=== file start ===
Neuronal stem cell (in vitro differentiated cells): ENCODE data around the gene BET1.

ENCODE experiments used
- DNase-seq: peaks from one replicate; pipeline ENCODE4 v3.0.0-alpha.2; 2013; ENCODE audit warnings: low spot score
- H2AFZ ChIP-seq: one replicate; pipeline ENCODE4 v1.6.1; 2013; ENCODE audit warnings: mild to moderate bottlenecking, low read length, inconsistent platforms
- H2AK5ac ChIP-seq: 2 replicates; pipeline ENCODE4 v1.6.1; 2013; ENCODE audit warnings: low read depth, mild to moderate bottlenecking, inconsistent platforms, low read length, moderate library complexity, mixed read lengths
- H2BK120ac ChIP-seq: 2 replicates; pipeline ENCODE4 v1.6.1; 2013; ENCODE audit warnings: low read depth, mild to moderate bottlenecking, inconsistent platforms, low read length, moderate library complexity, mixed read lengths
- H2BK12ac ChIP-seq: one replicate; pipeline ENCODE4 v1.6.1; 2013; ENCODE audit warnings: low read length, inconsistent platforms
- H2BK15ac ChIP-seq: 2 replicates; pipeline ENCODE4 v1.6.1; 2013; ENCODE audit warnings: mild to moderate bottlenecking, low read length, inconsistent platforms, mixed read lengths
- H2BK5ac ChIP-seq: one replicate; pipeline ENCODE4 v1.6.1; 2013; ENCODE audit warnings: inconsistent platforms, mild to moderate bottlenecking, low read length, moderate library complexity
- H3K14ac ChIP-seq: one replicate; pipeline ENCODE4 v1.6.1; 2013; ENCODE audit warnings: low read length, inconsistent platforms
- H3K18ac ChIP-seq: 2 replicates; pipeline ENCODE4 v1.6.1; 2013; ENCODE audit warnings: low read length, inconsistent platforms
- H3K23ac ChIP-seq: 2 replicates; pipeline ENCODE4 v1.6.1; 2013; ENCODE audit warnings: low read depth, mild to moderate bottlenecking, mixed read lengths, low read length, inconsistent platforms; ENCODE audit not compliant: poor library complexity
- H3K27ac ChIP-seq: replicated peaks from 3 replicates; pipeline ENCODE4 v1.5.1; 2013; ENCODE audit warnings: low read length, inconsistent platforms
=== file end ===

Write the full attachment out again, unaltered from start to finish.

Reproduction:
Neuronal stem cell (in vitro differentiated cells): ENCODE data around the gene BET1.

ENCODE experiments used
- DNase-seq: peaks from one replicate; pipeline ENCODE4 v3.0.0-alpha.2; 2013; ENCODE audit warnings: low spot score
- H2AFZ ChIP-seq: one replicate; pipeline ENCODE4 v1.6.1; 2013; ENCODE audit warnings: mild to moderate bottlenecking, low read length, inconsistent platforms
- H2AK5ac ChIP-seq: 2 replicates; pipeline ENCODE4 v1.6.1; 2013; ENCODE audit warnings: low read depth, mild to moderate bottlenecking, inconsistent platforms, low read length, moderate library complexity, mixed read lengths
- H2BK120ac ChIP-seq: 2 replicates; pipeline ENCODE4 v1.6.1; 2013; ENCODE audit warnings: low read depth, mild to moderate bottlenecking, inconsistent platforms, low read length, moderate library complexity, mixed read lengths
- H2BK12ac ChIP-seq: one replicate; pipeline ENCODE4 v1.6.1; 2013; ENCODE audit warnings: low read length, inconsistent platforms
- H2BK15ac ChIP-seq: 2 replicates; pipeline ENCODE4 v1.6.1; 2013; ENCODE audit warnings: mild to moderate bottlenecking, low read length, inconsistent platforms, mixed read lengths
- H2BK5ac ChIP-seq: one replicate; pipeline ENCODE4 v1.6.1; 2013; ENCODE audit warnings: inconsistent platforms, mild to moderate bottlenecking, low read length, moderate library complexity
- H3K14ac ChIP-seq: one replicate; pipeline ENCODE4 v1.6.1; 2013; ENCODE audit warnings: low read length, inconsistent platforms
- H3K18ac ChIP-seq: 2 replicates; pipeline ENCODE4 v1.6.1; 2013; ENCODE audit warnings: low read length, inconsistent platforms
- H3K23ac ChIP-seq: 2 replicates; pipeline ENCODE4 v1.6.1; 2013; ENCODE audit warnings: low read depth, mild to moderate bottlenecking, mixed read lengths, low read length, inconsistent platforms; ENCODE audit not compliant: poor library complexity
- H3K27ac ChIP-seq: replicated peaks from 3 replicates; pipeline ENCODE4 v1.5.1; 2013; ENCODE audit warnings: low read length, inconsistent platforms